5 of the Best Sweet Potato Companion Plants
Sweet potatoes are becoming increasingly popular to grow at home. They are a great alternative to white potatoes, being relatively easy to grow and offering a sweeter taste.
Unlike their name suggests, this tubular-shaped root vegetable is part of the morning glory family (Convolvulaceae), not the potato family. So when planning your vegetable garden, both of these plants make excellent mutual companion plants rather than competing directly for space and nutrients.
There are many vegetables, flowers, and herbs that are excellent sweet potato companion plants. However, like all crops, there are specific plants you should avoid at all costs planting together – and sweet potatoes are no different.
So you know which crops should be planted together with your sweet potatoes and which ones to avoid, keep on reading.
5 Sweet Potato Companion Plants
Choosing a range of plants from this list will not only help your sweet potato plants to grow and ensure there is no direct competition but will also lower the risk of disease outbreaks or pest invasions.
It is best to select a range of companion plants with different benefits to help support your sweet potatoes overall rather than focus on one benefit e.g. attracting pollinators.
Most root vegetables will get along well as a companion plant for sweet potato, and beetroot is no exception. Beetroot can help break up the soil enabling more resources to reach your sweet potatoes.
As beetroot has shallower roots, they also grow at a different depth to sweet potatoes and aren’t in direct competition for space or nutrients.
Plus, beetroot has a long growing season, which means that it will remain in the soil for a long period without disturbing your sweet potato plants whilst they grow and mature.
Like beetroot, parsnips are a root vegetable with a long growing period, which means when planted with sweet potatoes, you won’t be digging up the soil around your plants before they are ready.
However, although parsnips work well when planted near sweet potatoes, they are best not planted directly next to one another. The sweet potato vines won’t interfere with your parsnip leaves as they are large enough to gain the resources they need. But, parsnips planted too close to sweet potatoes can inhibit tuber growth.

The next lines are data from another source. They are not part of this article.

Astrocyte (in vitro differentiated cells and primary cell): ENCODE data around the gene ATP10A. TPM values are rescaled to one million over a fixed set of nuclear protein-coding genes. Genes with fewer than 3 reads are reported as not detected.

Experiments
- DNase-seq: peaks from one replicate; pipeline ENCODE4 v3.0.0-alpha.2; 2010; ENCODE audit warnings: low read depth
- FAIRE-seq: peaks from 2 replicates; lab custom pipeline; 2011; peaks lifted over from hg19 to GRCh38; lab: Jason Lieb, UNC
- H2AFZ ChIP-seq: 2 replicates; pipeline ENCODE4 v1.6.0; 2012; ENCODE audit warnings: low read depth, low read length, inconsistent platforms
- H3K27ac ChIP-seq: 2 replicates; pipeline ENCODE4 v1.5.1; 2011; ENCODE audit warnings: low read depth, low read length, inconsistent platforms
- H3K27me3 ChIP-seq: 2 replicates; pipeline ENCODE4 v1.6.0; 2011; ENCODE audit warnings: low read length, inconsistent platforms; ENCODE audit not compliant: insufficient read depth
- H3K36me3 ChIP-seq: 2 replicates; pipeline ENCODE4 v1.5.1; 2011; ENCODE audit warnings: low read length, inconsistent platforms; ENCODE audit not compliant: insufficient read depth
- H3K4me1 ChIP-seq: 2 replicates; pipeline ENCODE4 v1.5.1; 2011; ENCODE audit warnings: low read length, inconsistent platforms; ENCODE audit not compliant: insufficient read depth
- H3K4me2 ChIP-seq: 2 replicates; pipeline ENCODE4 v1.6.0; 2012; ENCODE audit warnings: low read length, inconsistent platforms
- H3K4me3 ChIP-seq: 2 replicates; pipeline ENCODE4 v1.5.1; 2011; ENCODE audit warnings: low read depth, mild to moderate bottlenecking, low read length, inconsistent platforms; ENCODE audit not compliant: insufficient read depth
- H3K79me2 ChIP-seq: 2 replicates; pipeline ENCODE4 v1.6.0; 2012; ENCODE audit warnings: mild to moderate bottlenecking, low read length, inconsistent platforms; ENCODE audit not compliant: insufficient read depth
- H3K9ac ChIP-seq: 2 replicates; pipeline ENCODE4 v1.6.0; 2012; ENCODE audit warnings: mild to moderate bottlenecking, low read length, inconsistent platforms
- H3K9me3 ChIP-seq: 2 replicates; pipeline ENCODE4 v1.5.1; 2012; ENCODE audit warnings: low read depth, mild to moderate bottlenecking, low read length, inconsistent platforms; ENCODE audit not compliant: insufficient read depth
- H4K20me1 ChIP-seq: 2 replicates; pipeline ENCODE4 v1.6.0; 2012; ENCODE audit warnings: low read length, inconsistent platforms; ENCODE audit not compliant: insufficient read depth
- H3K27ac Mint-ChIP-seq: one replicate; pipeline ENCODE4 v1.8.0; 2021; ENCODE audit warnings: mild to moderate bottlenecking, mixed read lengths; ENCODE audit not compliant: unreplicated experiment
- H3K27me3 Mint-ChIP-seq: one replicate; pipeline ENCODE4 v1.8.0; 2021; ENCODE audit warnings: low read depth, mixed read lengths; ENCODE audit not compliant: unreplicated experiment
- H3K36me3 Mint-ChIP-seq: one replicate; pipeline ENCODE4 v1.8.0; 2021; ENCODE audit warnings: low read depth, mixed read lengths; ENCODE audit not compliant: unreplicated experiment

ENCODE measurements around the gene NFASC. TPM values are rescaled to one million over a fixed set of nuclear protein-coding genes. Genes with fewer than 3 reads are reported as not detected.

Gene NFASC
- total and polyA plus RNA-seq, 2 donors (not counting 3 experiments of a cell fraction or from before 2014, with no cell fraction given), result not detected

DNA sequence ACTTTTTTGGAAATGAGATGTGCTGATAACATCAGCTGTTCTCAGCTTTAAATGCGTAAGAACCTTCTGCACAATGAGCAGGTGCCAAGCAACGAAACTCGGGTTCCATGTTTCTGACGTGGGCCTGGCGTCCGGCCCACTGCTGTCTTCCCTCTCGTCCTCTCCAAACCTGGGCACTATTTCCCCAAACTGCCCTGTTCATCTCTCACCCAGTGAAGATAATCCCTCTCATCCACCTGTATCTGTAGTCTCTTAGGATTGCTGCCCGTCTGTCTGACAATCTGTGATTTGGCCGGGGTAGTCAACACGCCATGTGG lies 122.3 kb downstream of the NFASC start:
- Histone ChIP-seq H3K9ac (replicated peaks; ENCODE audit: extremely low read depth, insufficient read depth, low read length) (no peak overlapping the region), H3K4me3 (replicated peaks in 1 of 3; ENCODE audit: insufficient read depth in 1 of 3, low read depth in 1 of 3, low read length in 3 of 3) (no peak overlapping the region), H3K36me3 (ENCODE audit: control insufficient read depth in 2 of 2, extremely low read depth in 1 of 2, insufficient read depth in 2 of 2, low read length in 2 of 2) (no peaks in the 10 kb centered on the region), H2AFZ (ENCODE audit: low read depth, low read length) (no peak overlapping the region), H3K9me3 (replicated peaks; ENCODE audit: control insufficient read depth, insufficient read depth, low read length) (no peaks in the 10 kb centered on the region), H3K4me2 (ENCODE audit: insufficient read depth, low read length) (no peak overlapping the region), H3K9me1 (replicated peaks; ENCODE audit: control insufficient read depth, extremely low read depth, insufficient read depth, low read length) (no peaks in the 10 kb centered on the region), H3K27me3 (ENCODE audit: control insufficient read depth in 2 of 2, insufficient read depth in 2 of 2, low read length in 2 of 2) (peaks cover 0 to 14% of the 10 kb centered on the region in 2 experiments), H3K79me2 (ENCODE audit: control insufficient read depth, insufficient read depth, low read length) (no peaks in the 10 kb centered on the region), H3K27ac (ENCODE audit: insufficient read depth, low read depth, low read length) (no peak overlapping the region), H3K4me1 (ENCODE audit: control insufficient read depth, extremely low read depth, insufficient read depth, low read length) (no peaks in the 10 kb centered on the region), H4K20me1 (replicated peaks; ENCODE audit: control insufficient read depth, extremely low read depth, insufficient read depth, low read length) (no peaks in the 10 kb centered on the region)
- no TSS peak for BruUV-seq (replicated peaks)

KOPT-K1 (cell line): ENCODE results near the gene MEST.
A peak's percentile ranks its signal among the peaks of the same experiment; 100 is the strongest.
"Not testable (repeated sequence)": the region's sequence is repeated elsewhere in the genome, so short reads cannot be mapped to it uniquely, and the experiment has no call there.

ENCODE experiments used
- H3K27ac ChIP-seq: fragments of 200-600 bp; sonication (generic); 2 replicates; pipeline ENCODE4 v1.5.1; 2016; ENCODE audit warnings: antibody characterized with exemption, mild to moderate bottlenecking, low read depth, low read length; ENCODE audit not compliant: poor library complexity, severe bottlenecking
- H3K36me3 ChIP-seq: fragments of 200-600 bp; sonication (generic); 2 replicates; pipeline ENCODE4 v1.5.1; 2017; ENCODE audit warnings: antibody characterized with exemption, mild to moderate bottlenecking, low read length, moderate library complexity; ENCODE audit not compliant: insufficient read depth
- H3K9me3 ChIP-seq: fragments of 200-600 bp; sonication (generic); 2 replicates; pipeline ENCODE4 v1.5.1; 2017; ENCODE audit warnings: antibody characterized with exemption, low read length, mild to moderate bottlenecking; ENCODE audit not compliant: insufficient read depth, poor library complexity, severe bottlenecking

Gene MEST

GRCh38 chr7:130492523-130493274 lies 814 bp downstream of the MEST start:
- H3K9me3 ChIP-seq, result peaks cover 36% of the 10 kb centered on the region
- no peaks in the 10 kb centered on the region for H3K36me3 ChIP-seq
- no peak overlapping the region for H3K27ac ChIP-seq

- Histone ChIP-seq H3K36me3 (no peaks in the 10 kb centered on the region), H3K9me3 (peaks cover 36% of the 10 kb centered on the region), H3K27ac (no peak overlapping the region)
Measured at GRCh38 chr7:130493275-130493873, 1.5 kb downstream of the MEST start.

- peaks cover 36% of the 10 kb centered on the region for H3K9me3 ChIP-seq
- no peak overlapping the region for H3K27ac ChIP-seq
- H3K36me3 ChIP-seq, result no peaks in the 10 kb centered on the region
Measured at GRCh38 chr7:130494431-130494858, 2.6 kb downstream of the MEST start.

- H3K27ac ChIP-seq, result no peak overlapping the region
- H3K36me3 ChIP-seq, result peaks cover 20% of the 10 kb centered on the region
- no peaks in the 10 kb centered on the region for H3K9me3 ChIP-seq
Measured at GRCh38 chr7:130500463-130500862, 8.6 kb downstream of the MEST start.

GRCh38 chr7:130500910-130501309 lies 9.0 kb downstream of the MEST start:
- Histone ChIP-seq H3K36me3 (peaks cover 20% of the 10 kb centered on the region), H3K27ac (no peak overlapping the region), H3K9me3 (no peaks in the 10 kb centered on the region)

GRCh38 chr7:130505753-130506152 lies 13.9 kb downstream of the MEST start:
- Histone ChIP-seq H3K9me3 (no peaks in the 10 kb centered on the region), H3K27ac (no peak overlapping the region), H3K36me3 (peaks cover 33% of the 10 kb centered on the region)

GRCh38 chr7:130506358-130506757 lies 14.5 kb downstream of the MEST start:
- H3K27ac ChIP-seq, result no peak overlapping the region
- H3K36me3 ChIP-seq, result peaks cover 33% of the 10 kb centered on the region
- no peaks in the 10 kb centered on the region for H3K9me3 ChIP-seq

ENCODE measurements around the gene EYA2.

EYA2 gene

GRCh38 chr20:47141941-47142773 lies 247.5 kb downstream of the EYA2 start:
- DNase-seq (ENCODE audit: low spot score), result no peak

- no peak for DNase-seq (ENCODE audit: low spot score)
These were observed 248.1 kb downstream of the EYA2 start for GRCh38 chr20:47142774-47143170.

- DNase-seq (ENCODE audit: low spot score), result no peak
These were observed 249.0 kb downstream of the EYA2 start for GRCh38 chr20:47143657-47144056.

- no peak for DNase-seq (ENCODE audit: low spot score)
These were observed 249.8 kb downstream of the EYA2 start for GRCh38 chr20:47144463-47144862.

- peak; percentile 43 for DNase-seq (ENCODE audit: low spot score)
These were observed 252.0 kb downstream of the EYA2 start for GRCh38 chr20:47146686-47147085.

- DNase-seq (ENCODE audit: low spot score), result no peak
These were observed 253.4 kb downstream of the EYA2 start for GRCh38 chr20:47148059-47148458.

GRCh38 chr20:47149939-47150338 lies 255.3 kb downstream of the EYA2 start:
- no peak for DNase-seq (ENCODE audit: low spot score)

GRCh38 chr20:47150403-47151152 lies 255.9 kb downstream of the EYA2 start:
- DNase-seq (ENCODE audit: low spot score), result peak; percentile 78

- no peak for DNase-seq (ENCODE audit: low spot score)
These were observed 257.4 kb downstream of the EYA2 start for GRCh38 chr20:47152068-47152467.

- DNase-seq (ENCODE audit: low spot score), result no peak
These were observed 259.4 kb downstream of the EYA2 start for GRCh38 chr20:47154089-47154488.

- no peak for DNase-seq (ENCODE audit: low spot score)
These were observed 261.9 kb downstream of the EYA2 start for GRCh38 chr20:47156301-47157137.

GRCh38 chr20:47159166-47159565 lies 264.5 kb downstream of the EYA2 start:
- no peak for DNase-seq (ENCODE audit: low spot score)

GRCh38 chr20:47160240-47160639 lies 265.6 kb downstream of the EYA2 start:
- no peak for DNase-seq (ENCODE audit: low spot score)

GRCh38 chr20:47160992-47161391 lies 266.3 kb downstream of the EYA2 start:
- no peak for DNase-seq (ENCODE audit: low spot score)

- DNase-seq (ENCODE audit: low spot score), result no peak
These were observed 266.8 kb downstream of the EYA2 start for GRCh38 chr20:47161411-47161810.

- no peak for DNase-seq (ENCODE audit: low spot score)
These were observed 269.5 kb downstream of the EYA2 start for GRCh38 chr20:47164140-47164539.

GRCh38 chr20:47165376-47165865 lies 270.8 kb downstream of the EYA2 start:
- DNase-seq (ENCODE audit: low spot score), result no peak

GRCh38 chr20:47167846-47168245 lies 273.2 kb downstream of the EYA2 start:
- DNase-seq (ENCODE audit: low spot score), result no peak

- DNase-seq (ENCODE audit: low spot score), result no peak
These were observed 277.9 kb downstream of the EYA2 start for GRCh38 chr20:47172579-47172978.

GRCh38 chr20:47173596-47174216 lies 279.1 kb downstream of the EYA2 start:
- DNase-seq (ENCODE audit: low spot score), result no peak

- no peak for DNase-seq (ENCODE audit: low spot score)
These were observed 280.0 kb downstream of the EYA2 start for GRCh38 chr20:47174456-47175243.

As mentioned earlier, sweet potatoes aren’t part of the potato family. Hence using potatoes as a sweet potato companion plant works very well.
They have very similar growing seasons and are pulled up at a similar time, which will limit growth disruption compared with a plant that may have a shorter growing season than sweet potatoes.
Although they do not disturb each other’s growth, they are at risk of the same diseases. When considering your vegetable garden, consider planting potatoes and sweet potatoes near each other but with another plant in between to help limit the risk of diseases spreading from one plant to the other.
Another root vegetable, radish, helps break up the soil helping to prevent it from becoming waterlogged. Similar to beetroot, radishes have shallower roots and so do not compete with your sweet potato plants, making them excellent companion plants.
Radishes do not have as long a growing season as sweet potatoes. They can be harvested earlier in the growing season, allowing for more space for your sweet potato vines.
Beans such as pole beans or even peas make excellent companion plants for your sweet potato plants. Bean roots are high in nitrogen which is released into the soil and benefits your sweet potato plants.
When planted together, your beans can either be planted in amongst your sweet potato plants allowing the vines to grow along the ground with your sweet potato vines. Alternatively, you can plant your sweet potato plants in front of your beans and train your beans to grow upwards along a trellis.
This second option provides a mutual benefit for both plants. The sweet potato vines will act as ground protection from the sun and a natural mulch for your beans. Whilst your beans produce nitrogen to replace the resources taken from the soil by your sweet potato plants.
What NOT to Grow with Sweet Potatoes
Like all crops, certain plants should not be planted together. This helps to avoid the transfer of diseases from plant to plant, but also competition for nutrients or space, and the spread of pests.
The following three plants should never be planted near or amongst your sweet potato plants.
Squash plants require a lot of space and nutrients to grow. They grow on large, wide-spreading vines and, if planted with another vining plant such as sweet potato, will lead to restricted growth of even failed crops.
Similar to squash, sunflowers take up a lot of space. But unlike squash, sunflowers take up space underground. They have long, wide-spreading roots which will disrupt and potentially even damage your sweet potato plants.
They also encourage potato blight which could result in the loss of your whole sweet potato crop.
Finally, avoid planting tomatoes in or around your sweet potato plants. Tomatoes are at risk of the same diseases as sweet potatoes. When planted too close together and one of the plants is infected, it could lead to widespread infection.
Plus, tomato plants and potato plants suppress the growth of one another. They are best grown completely separately from each other. Or, to provide an extra layer of protection when planting during the same season, plant one in a container and one in the ground.
Following this growing guide will help ensure your sweet potatoes grow healthy and produce a high-yielding crop. Don’t forget to also plant common flowers that increase the number of pollinators and deter pests from attacking your crops. Flowering plants such as alyssum, yarrow, and nasturtiums are ideal for this task.
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